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The Budget was a missed opportunity to champion women

The Budget was a missed opportunity to champion women
3 min read

Women have born the brunt of this pandemic, yet were largely invisible from the Chancellor's speech. The government must do better for women, because right now they're failing.

The theme of this year's International Women's Day is "Choose to Challenge". Well, once again I'm challenging the government to do better for women, because right now they're failing.

Rishi Sunak's Budget was disappointing on so many levels, but particularly for women. Of course Covid-19 has had a huge impact on all our lives, but let's be clear: it is women who have born the brunt of this pandemic. Yet apart from the £19 million for Domestic Abuse schemes – which although welcome is not nearly enough – women were largely invisible from the Chancellor's speech.

Research shows that women have been disproportionately affected by the crisis in social care. They are more at risk of losing their jobs or to have been furloughed and experiencing serious financial difficulty. They are more likely to be in insecure and low paid employment, or work that has been most adversely affected, including social care, early years, retail and hospitality.

Women have also been disproportionately hit outside of the home. A report by the Women and Inequalities Committee said that while ministers acted quickly to protect jobs and adapt welfare benefits, gender disparities were ignored.

The government's attitude towards new mothers and pregnant women has been nothing short of shameful

As we have seen, the impact of childcare often fell more on mothers meaning that women who were still employed had to cut hours and reduce their pay in order to get by, which can be absolutely catastrophic for anyone on a tight budget, but particularly single parents (90% of whom are women).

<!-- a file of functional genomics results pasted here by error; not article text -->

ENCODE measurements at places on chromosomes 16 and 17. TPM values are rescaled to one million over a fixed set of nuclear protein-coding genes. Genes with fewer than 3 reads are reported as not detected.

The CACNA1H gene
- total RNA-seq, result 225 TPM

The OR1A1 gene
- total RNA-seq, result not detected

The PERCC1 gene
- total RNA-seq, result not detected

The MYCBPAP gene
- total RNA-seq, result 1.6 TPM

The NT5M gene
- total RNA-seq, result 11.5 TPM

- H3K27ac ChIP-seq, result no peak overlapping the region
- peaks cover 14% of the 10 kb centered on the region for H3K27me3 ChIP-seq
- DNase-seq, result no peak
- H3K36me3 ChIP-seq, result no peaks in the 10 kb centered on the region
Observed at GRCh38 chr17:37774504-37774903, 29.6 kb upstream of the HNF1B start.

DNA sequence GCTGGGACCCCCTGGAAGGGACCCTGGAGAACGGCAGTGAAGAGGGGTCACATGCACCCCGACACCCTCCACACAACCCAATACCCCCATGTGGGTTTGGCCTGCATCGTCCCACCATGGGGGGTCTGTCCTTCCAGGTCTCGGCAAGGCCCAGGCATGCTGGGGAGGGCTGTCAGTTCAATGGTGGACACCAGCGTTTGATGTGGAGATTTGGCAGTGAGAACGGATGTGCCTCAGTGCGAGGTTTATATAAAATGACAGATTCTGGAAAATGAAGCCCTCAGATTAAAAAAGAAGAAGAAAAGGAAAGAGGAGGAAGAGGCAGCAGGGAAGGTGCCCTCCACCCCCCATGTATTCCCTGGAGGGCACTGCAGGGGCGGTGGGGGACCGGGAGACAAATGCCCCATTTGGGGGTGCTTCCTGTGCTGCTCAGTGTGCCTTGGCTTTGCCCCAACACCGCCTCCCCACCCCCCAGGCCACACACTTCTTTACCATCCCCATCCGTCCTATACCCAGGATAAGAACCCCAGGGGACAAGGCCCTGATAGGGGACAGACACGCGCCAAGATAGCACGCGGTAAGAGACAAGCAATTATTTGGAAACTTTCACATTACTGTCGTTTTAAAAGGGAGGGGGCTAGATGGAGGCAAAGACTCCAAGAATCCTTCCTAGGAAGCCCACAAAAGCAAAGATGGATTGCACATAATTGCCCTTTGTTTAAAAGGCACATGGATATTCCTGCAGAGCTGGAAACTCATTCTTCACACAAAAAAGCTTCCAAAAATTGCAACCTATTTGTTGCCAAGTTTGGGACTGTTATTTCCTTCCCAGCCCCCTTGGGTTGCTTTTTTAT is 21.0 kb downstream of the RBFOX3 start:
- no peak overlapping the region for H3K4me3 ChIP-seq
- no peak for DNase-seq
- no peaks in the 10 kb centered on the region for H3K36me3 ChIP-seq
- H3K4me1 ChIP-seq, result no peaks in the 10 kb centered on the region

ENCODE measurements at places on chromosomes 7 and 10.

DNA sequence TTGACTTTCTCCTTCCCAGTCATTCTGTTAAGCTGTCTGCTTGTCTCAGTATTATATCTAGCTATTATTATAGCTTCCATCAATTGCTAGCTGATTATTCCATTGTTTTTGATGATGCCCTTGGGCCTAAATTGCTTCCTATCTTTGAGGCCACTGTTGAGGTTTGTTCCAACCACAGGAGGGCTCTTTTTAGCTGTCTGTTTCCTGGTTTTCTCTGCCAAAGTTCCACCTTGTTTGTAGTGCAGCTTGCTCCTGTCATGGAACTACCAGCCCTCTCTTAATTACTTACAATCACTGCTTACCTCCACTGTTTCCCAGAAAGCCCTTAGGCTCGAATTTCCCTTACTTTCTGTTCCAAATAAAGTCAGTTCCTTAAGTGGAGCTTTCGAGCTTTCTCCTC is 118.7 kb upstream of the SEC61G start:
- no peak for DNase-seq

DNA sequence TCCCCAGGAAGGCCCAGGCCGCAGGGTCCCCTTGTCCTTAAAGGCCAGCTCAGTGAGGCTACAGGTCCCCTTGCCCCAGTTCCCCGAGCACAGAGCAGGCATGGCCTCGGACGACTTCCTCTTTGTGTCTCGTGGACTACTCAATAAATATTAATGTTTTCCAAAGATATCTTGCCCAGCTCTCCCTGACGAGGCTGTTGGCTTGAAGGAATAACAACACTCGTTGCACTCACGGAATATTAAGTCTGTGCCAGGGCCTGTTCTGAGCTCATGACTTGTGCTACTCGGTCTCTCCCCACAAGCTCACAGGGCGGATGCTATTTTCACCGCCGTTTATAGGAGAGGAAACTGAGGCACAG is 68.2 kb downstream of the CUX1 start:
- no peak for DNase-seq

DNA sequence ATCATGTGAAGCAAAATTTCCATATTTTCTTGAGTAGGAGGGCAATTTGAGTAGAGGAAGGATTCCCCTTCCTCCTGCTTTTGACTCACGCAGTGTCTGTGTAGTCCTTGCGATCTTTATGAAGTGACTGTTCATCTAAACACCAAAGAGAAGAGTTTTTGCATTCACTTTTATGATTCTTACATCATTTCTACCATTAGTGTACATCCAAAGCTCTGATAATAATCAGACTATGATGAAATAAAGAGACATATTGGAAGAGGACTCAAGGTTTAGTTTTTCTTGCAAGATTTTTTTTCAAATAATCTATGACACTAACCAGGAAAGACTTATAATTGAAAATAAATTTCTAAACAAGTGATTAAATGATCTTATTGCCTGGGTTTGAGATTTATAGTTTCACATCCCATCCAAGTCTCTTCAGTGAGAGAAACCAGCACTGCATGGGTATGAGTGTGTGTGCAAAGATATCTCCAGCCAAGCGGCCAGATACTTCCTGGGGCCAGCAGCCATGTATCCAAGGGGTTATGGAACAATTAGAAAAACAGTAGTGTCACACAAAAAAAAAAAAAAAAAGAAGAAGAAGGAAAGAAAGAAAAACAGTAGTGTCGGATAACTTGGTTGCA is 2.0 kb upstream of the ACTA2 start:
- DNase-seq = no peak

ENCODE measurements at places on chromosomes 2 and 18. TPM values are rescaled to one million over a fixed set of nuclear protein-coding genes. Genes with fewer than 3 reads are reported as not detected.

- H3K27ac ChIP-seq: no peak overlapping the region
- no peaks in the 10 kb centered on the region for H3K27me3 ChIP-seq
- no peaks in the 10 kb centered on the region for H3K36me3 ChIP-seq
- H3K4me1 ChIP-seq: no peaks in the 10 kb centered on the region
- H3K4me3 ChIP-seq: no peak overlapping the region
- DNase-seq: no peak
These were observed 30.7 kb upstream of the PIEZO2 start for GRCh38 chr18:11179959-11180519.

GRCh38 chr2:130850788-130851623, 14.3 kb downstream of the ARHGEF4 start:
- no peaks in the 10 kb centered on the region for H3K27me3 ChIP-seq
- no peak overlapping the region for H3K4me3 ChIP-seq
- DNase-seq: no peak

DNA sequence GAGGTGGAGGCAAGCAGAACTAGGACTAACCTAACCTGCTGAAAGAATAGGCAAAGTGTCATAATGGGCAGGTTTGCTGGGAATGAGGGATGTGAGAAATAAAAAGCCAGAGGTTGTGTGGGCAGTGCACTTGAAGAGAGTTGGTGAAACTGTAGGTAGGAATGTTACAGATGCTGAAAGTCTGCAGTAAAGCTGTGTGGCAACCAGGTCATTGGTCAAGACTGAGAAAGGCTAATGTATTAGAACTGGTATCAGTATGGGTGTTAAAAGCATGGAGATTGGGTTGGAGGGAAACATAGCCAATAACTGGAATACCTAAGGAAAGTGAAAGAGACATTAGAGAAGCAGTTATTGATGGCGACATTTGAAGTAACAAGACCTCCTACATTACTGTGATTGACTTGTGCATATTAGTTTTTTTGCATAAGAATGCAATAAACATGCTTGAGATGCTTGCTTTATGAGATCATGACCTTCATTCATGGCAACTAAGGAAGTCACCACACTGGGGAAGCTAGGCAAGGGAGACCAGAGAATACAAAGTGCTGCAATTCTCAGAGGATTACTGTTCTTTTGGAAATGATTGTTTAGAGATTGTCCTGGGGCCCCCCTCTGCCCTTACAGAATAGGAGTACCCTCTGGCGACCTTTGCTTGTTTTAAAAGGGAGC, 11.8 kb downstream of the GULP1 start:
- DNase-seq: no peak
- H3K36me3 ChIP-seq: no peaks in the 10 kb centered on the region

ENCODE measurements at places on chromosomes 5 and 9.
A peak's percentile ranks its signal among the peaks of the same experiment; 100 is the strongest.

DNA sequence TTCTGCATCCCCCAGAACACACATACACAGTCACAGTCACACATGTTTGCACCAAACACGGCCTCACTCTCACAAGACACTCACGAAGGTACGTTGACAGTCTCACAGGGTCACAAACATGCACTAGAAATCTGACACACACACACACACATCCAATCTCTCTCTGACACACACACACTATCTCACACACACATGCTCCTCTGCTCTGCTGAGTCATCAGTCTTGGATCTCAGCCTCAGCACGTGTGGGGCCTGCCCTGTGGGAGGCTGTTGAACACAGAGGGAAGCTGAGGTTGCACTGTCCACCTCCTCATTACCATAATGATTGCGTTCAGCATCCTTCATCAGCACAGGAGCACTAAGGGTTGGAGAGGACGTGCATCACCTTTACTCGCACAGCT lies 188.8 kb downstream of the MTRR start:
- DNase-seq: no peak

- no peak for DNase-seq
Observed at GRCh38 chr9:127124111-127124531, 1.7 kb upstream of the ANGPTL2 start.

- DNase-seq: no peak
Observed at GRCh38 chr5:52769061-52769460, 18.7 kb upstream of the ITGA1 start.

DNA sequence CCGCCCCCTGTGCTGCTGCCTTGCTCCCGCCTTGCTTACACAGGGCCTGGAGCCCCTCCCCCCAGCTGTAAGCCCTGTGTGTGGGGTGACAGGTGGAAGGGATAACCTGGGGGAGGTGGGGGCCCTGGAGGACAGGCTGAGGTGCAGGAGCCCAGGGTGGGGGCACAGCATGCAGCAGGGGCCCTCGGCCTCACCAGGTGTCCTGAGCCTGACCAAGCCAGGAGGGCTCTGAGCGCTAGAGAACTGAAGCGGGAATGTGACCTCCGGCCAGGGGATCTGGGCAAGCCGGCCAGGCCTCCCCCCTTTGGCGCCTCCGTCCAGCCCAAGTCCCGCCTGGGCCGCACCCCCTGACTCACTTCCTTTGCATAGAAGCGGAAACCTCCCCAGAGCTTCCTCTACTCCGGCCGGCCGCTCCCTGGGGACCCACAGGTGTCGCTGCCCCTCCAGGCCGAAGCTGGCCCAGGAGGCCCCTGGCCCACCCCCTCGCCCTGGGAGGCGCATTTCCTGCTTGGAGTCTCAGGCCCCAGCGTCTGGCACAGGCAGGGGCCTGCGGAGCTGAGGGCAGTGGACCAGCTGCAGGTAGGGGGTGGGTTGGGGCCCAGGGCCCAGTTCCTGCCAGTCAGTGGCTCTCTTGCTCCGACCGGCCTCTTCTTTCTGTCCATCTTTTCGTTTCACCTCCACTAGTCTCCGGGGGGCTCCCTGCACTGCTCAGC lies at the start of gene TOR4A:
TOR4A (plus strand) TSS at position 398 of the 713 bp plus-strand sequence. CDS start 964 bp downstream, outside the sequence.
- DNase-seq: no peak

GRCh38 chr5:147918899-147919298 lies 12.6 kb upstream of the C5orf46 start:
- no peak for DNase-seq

Pregnant women, who had returned from maternity leave to find the rest of the team were on furlough, have found themselves unable to access furlough if they were on maternity allowance. This is an issue that the Treasury has refused to address, raising the concern that the government is discriminating employees on the basis of gender.

In fact, the government's attitude towards new mothers and pregnant women has been nothing short of shameful. I campaigned successfully for new mothers to be given mental health checks, but there are so many issues that need resourcing.

I am still hearing from expectant mothers distraught at not being able to have their partners at their ante-natal appointments, including scans, even when the pregnancy is high-risk, and who have been denied access to crucial post-natal care because of a lack of health visitors due to staff shortages. They have told me that they feel isolated and abandoned. Being cut off from friends and family has exacerbated the maternal mental health crisis, and while the end of lockdown will of course help to alleviate this, for many women who have had to endure very lonely pregnancies it will be too late.

There will be sighs of relief in homes all over the UK on today as children return to school classrooms, not just from the children who will be overjoyed at seeing their friends again, but because it means a return to some sort of normality. For the millions of parents who have found combining home schooling with work extraordinarily difficult it's a chance to get their lives back. But for so many women, I fear there are many more challenges to come.

 

Wera Hobhouse is the MP for Bath and the Liberal Democrat spokesperson for women and equalities

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